--> Abstract: Offset and Curvature of the Novaya Zemlya Fold-and-Thrust Belt, Arctic Russia, by R. Scott, J. Howard, L. Guo, R. Schekoldin, and V. Pease; #90096 (2009)

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Offset and Curvature of the Novaya Zemlya Fold-and-Thrust Belt, Arctic Russia

Robert Scott1, James Howard1, Li Guo1, Roman Schekoldin2, and Victoria Pease3
1CASP, University of Cambridge, Cambridge, United Kingdom.
2Department of Historical and Dynamic Geology, St Petersburg State Mining Institute, St Petersburg, Russia.
3Department of Geology & Geochemistry, Stockholm University, Stockholm, Sweden.

The Novaya Zemlya archipelago contains a predominantly west-vergent fold-and-thrust belt that separates two contrasting hydrocarbon basins with enigmatic subsidence histories. On the foreland side is the deep depression of the eastern Barents Shelf that hosts the Shtokman gas condensate discovery; on the hinterland side is the South Kara Basin, an offshore continuation of the gas-dominated northern West Siberian Basin. Much of the compressional deformation recorded in Novaya Zemlya appears to have been later than the onset of subsidence in adjacent basins, and may therefore be expected to have had a potentially significant influence on hydrocarbon systems within them.

Two characteristics of Novaya Zemlya immediately stand out on any topographic map: the ~600 km westward offset compared with the remainder of the Uralian Orogen and the plan-view curvature (convex towards the Barents Shelf). Any regional tectonic model developed for the Novaya Zemlya fold-and-thrust belt must be able to explain these first-order features and a wide range of mechanisms, geometries and timings has been proposed in the literature. However, as far as we are aware, there has been no previous attempt to link the geometry of structures on the archipelago with a potential mechanism that explains their curvature in plan view. Using field observations, information on geological maps and interpretation of satellite imagery, we demonstrate the link between structural geometries in Novaya Zemlya and the basins of the adjacent eastern Barents Shelf. We find no evidence to support previous interpretations of the fold-and-thrust belt as an orocline (bending of an originally straight deformation belt) or a far-travelled thin-skinned allochthon, and conclude that the offset from the remainder of the Uralian Orogen is a primary feature that results from an original embayment on the margin of Baltica.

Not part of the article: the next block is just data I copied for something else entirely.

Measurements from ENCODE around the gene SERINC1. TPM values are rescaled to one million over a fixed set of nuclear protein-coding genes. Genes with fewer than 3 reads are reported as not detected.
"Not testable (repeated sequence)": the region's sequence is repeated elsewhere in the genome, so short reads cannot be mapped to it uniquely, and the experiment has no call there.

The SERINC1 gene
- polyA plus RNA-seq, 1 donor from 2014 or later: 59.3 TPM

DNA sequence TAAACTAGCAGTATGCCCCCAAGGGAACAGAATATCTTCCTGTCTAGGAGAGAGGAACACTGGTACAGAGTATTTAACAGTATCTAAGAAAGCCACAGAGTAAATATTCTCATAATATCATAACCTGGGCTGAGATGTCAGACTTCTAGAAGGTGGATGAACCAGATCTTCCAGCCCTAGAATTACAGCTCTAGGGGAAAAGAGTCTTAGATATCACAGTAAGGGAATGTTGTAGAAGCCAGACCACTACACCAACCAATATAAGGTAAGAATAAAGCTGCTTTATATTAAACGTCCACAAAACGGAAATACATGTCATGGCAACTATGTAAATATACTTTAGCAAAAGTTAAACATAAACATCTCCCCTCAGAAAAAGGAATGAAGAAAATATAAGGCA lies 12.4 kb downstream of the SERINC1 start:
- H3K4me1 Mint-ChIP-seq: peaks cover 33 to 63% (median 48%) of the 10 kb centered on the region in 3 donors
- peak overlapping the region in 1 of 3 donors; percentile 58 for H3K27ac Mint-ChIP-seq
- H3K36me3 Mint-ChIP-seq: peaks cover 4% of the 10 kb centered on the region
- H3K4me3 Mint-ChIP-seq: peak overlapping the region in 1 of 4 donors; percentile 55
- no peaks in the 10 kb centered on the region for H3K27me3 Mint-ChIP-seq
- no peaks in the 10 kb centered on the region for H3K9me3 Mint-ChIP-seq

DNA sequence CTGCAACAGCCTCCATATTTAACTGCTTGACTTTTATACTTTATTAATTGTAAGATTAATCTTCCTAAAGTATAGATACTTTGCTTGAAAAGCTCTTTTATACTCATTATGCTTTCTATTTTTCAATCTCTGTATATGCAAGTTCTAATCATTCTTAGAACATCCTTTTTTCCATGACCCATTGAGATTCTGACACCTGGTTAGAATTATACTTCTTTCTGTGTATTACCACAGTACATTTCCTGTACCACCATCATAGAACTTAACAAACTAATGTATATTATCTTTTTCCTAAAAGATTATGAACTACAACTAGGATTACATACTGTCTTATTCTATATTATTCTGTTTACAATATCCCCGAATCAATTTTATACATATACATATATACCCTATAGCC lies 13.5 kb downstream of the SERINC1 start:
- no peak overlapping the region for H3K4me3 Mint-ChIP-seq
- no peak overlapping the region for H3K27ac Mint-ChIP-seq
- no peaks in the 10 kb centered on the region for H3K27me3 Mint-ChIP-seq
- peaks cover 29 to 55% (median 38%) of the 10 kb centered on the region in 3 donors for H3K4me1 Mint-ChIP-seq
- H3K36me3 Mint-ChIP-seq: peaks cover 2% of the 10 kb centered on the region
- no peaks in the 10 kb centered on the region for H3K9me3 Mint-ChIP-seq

AAPG Search and Discover Article #90096©2009 AAPG 3-P Arctic Conference and Exhibition, Moscow, Russia